This poem written by Hopkins, in 1880, is a religious sonnet addressed to the dead Felix Randall, the farrier. It is a sonnet, meaning that it contains 14 lines, divided up into two quatraines and a sestet, which in turn is divided up in two tercets. This way of writing in fact keeps Randall from expressing himself completely because he is following a fixed rhyme scheme, but none the less he has written a powerful poem with an extensive use of vocabularey.
The story that is told in the sonnet is divided up into two different perspectives; the physical state, and the mental or spiritual state.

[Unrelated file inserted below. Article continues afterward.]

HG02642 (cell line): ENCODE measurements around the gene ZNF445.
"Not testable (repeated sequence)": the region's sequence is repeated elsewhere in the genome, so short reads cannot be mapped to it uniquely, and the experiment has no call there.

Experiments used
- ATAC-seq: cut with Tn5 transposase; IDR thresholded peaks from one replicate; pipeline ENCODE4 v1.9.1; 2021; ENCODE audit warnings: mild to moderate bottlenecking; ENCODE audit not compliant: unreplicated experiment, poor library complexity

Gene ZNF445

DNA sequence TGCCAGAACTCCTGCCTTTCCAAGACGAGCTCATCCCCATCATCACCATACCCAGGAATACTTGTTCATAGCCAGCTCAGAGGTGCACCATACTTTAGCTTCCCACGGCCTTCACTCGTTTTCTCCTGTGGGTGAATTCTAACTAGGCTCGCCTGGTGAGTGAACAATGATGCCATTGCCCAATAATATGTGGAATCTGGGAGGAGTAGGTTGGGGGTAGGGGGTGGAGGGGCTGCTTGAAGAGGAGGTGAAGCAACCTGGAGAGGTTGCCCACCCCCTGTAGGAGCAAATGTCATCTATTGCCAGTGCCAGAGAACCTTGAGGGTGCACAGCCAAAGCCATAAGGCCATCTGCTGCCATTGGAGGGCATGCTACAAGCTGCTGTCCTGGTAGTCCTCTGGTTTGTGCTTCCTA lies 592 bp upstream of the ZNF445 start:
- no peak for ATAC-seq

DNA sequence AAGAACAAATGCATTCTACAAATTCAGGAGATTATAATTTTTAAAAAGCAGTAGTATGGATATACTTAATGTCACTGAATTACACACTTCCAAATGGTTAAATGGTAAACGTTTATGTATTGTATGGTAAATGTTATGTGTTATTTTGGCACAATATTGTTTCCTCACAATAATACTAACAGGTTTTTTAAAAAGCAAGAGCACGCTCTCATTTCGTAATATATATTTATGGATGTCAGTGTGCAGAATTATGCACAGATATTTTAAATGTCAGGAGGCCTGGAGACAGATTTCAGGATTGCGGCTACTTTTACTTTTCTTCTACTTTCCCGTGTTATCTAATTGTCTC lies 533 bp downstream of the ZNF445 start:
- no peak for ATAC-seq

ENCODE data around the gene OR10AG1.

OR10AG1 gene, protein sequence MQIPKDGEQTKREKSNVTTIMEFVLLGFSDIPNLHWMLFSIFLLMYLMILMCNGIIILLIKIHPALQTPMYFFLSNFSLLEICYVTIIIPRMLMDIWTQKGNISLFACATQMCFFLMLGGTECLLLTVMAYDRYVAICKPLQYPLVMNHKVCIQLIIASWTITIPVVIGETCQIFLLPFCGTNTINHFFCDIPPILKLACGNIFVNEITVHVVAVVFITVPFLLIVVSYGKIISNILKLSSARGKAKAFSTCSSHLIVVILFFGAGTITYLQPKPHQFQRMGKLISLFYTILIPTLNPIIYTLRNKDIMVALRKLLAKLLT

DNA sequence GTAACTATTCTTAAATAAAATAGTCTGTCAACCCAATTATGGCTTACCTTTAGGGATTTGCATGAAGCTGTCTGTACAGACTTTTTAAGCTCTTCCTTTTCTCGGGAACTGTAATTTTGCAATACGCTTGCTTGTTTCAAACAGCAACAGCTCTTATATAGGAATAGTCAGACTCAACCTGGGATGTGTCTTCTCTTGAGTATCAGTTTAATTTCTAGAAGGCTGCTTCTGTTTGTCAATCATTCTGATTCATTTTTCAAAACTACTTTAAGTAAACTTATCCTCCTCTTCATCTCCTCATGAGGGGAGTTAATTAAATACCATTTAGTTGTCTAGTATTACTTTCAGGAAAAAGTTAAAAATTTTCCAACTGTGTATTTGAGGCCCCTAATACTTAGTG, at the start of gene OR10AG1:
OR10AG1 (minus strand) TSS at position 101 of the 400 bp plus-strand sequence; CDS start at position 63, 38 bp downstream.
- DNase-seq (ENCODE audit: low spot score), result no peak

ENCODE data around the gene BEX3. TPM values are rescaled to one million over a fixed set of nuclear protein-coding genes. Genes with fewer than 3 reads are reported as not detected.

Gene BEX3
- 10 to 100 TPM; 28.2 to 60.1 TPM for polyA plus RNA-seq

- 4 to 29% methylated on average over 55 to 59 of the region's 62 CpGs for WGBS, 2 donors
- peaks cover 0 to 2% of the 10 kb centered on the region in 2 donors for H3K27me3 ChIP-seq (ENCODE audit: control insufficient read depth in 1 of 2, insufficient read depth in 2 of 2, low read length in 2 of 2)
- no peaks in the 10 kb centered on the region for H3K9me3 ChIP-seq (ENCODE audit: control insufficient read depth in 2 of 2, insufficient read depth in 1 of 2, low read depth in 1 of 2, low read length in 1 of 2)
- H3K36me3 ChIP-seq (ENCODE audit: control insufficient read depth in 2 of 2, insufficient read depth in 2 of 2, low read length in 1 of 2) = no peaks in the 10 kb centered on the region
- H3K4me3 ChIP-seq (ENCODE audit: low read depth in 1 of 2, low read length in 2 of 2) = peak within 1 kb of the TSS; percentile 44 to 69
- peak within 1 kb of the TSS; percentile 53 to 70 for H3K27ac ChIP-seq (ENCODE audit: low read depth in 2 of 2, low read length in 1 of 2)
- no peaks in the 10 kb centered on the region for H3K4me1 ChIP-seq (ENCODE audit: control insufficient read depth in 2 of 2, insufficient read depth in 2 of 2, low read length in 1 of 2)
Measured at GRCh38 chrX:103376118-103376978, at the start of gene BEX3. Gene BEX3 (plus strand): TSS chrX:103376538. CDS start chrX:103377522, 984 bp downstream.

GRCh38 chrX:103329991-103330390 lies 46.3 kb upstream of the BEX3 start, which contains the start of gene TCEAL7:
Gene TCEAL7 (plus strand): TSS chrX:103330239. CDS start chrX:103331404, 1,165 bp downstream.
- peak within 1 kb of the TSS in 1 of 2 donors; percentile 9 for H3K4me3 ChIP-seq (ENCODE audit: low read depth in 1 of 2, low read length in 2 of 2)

The fist stanza is told in a physical point of view and is an introduction to Felix Randall who is horse farrier. This being mentioned imidiatly brings to mind that he must be a strong man, which in turn creates the physical perspective. After being introduced to Felix Randall, the reader is imidiatly thrown into the deep end by Hopkins and told that Randall is dead, that he had died from "four fatal disorders" and all Randall's harsh and hardy-handsomeness had been lost in his death by this sickness. The vocabulary which hopkins uses in this stanza, brings out the harshness and the boisterousness of Felix Randall. Oviously a person needs to be strong and big-boned in order to be able to put horseshoes on horses. Randall makes it very clear that Randall was one of these people in his second sentence. It says: "Who have watched his mould of man, big-boned and hardy-handsome". Now mould of man, implies that he had quite alot of muscles and that he was a strong fellow. But this expression can be taken several different ways. First of all and the most probable one for this poem, a mould of man, or actually a man of mould usually has to do with someone being mortal. That a person, no matter how strong or how bold he is, he can still die from disease. Second of all, a mould can also be a certain shape which is used to pour in something and then get the same shape back but in a more solidified way.